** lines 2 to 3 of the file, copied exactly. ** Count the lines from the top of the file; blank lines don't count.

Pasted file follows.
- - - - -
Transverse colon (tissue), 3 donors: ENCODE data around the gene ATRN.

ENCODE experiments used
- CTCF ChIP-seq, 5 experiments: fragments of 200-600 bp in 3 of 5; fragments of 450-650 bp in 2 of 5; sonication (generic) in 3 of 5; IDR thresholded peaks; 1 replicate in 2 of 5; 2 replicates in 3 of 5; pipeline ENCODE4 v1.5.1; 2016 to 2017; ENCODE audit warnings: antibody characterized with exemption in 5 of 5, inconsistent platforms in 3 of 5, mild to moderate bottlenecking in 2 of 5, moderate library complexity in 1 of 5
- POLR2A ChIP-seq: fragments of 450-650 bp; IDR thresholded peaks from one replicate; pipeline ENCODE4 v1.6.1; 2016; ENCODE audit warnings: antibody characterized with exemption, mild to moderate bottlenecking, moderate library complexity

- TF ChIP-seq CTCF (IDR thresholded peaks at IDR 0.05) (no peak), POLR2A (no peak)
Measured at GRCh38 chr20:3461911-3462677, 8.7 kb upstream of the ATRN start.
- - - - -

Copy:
ENCODE experiments used
- CTCF ChIP-seq, 5 experiments: fragments of 200-600 bp in 3 of 5; fragments of 450-650 bp in 2 of 5; sonication (generic) in 3 of 5; IDR thresholded peaks; 1 replicate in 2 of 5; 2 replicates in 3 of 5; pipeline ENCODE4 v1.5.1; 2016 to 2017; ENCODE audit warnings: antibody characterized with exemption in 5 of 5, inconsistent platforms in 3 of 5, mild to moderate bottlenecking in 2 of 5, moderate library complexity in 1 of 5